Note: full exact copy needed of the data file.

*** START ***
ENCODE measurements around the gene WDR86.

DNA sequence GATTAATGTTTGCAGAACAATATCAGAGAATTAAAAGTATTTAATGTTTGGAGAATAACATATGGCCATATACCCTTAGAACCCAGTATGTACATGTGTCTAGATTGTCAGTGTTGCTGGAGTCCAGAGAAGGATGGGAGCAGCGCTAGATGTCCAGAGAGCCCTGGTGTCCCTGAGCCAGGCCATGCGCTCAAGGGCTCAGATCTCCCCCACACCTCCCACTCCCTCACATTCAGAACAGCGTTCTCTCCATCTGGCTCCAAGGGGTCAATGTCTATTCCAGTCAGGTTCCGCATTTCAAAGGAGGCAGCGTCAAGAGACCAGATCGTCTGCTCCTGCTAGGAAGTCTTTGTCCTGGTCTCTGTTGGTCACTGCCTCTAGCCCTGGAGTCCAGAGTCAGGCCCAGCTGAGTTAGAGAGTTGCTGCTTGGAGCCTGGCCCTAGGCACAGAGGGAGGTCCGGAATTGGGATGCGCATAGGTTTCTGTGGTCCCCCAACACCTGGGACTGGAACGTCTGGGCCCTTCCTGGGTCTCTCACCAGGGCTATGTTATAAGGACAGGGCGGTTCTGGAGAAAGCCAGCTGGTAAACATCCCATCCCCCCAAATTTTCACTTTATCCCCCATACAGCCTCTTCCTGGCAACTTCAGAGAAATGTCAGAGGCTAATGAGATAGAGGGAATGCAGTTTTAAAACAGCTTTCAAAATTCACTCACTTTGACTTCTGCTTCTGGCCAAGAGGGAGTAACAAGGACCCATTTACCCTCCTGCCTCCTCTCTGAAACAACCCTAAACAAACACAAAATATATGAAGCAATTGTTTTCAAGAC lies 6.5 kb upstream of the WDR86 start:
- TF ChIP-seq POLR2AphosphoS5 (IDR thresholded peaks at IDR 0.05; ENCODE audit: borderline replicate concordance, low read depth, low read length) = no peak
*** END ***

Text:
ENCODE measurements around the gene WDR86.

DNA sequence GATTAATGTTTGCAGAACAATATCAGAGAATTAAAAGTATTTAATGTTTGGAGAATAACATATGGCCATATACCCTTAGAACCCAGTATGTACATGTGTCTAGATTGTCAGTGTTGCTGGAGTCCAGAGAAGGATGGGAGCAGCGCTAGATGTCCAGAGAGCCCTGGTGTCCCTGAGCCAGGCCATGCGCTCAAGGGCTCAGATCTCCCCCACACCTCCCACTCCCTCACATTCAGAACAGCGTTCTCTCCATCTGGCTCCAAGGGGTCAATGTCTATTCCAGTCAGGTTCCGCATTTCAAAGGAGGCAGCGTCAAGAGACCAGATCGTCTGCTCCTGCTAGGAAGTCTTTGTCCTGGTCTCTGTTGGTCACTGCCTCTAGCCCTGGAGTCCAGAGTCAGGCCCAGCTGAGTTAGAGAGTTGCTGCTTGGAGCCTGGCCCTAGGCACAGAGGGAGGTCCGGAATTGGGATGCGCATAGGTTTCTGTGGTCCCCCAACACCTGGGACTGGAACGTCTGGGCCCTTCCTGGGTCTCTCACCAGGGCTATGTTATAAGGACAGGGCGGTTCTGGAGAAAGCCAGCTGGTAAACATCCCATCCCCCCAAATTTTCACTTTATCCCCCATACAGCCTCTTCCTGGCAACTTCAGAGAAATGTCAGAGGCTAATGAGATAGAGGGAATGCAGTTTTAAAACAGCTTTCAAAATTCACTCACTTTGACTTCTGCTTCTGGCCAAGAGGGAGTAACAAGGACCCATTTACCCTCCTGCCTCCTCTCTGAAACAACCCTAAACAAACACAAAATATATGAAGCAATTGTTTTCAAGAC lies 6.5 kb upstream of the WDR86 start:
- TF ChIP-seq POLR2AphosphoS5 (IDR thresholded peaks at IDR 0.05; ENCODE audit: borderline replicate concordance, low read depth, low read length) = no peak